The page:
13. Great experience and great writing, Brooks. I can see you already have a big following here on Elephant. We're lucky to have you here. Thanks for your comments on "Gita Talk", too.

    Bob Weisenberg

  14. Can't say I've ever had any problem with the "Americanization" of yoga, or even the "commercialization" of it. Probably because I don't see the religious trappings it's come out of it as anything to be idealized. Ultimately, things exist within their contexts, for good and for bad. Thus, yoga in modern America exists in a materialistic and body-obsessed culture in which everything gets commodified, while yoga in India has existed within a patriarchal caste-based system which would have excluded a large majority of contemporary yogis (in other words, if you're a woman and you want "real yoga," defined in a strict, traditional sense, you can't have it; it's just for men). Ultimately, I think it's best to try to walk a path, in yoga and otherwise, between the Western xenophobia that degrades other cultures, and the romanticism–also, ironically, very very Western–which idealizes them.

  15. Linda-Sama says:

    "yoga in India has existed within a patriarchal caste-based system which would have excluded a large majority of contemporary yogis (in other words, if you're a woman and you want "real yoga," defined in a strict, traditional sense, you can't have it; it's just for men). "

    uh, no.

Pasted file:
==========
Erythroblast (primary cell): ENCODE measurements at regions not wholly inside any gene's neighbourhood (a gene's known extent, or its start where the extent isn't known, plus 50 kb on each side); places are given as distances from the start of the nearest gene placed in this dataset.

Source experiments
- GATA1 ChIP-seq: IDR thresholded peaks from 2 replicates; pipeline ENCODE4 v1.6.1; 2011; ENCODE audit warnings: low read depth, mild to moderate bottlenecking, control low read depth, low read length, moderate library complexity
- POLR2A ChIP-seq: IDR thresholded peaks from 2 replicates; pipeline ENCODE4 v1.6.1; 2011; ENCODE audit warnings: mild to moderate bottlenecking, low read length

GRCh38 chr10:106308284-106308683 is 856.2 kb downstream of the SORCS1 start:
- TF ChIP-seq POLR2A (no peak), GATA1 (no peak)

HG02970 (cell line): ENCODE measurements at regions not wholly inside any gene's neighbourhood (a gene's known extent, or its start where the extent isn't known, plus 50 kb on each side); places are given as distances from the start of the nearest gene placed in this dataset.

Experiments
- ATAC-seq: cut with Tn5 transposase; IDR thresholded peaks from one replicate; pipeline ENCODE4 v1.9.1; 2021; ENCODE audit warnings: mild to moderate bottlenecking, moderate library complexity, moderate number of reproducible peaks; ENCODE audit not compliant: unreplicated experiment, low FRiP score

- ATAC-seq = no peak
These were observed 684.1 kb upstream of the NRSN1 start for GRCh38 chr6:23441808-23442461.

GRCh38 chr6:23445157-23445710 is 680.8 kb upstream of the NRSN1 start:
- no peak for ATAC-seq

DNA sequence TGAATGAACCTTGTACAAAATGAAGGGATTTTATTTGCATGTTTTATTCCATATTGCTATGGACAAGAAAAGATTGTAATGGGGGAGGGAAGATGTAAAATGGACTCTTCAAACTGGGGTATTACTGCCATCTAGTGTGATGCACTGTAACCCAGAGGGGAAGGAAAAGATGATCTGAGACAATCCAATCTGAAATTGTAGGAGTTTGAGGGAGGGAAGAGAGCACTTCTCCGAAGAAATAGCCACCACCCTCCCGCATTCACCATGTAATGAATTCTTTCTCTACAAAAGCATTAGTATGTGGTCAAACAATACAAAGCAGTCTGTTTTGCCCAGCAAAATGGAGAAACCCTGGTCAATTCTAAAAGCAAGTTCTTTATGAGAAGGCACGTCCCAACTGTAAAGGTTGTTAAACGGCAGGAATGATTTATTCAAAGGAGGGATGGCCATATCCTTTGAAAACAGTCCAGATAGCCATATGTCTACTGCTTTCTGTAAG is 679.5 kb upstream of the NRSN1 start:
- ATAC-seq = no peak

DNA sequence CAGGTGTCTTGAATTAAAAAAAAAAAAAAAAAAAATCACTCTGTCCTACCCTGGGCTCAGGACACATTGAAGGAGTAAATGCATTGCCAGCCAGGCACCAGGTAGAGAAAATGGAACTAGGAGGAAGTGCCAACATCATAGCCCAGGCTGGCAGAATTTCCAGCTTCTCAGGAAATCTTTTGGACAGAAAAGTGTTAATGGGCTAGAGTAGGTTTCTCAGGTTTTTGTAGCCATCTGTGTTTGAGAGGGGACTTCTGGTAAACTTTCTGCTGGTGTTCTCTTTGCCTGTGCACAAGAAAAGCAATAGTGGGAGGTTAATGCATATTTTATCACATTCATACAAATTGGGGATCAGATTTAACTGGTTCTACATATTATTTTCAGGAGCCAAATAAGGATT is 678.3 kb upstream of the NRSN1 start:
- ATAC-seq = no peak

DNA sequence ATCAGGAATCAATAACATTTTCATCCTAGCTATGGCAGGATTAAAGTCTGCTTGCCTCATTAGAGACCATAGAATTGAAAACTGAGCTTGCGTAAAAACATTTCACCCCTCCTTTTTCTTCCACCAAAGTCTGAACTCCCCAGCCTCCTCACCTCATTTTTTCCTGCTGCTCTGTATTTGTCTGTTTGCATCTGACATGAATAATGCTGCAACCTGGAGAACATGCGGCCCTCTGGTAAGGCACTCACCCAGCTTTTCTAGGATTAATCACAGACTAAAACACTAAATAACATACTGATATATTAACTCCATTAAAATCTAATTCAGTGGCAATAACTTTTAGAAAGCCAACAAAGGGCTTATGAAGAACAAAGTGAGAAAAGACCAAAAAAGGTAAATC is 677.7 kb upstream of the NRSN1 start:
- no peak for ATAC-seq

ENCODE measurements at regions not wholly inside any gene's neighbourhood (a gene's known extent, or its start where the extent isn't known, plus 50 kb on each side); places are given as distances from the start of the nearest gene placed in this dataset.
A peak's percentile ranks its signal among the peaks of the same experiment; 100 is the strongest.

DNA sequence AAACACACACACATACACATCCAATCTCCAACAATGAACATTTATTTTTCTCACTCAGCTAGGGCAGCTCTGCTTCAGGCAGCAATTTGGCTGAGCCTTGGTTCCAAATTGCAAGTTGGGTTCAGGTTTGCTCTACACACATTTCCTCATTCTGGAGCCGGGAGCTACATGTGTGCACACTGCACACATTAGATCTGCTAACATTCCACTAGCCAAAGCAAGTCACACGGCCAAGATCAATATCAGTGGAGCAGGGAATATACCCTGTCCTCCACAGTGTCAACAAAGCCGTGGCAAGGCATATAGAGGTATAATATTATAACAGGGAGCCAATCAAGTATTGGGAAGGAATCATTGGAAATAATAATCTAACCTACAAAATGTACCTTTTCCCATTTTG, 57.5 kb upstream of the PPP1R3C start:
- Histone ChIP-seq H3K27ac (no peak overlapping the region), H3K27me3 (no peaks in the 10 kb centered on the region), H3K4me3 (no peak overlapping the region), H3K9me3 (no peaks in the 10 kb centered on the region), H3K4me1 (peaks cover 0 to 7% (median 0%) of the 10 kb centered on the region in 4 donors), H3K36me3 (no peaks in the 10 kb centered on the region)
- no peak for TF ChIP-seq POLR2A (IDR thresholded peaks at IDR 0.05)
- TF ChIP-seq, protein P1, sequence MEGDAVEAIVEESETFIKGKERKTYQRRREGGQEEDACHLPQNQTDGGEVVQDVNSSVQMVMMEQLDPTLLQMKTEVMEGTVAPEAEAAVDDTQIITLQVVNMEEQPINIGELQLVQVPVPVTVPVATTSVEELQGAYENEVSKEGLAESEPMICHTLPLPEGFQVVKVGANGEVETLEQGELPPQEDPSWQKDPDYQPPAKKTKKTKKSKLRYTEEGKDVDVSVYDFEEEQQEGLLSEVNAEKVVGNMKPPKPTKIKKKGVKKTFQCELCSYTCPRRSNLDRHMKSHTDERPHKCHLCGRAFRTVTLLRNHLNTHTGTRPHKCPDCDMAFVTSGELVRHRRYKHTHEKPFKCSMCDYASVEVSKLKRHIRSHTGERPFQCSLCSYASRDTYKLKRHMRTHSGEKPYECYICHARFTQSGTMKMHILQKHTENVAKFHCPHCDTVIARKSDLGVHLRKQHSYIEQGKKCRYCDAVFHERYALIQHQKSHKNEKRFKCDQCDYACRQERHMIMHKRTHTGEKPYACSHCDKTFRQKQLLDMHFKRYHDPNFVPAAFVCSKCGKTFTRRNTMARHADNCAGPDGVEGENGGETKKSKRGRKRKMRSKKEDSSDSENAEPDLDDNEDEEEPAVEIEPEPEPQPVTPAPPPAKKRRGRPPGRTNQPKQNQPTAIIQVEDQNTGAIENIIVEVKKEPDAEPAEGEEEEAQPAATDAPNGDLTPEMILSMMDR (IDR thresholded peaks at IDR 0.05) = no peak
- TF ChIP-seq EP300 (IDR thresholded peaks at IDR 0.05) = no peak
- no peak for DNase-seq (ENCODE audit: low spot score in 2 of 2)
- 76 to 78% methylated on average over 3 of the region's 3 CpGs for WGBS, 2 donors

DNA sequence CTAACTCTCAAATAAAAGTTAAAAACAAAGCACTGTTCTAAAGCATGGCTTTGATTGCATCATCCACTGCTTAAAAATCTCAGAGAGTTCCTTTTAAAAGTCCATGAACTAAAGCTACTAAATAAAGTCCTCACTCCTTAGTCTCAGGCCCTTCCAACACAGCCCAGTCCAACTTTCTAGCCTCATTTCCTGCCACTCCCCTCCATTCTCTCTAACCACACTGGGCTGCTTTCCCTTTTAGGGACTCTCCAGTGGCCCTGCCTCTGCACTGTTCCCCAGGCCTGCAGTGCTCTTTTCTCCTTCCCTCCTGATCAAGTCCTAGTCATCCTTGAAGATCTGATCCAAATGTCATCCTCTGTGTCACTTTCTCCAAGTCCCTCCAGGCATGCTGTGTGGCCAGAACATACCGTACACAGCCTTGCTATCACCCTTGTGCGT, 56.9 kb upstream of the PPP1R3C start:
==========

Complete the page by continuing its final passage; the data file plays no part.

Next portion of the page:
Krishnamacharya taught Indra Devi, and he was a strict Brahmin. He believed that it was the women who would carry on the vedic chant tradition, more so than men. He taught vedic chanting to women when no one — or few — would.

    and going back even further, the book, Yogayajnavalkya Samhita: The Yoga Treatise of Yajnavalkya

    it is one of the oldest texts on Yoga and it is a dialogue between the sage Yajnavalkya and his wife Gargi, who was considered one of the most learned women of all times. The book is dedicated to "all great women."

  16. Hmmmm…wonder what happened to the lengthy well-thought-out comment I left here yesterday…

  17. Brooks Hall says:

    YogaforCynics: I don’t know that answer, but I always like hearing what you have to say…

  18. Thanks, Brooks, I always like hearing what you have to say, too. Apparently, I may have been a victim to the work they were doing on the site yesterday. Maybe I'll try to reproduce the comment later…or come up with a better one….

  19. Brooks Hall says:

    No…. Well, the comments seem to be working, now! Thanks for commenting.

  20. Linda-Sama says:

    my response to YogaforCynics was also deleted

  21. Love your story! Great way to end a day of grueling, negative news. Cheers!

  22. […] body”—with a laugh, like maybe I meant it but not totally seriously… And the classes at Priya Yoga kicked my ass! (Which was just what I needed after a few years of post-college office jobs.) My […]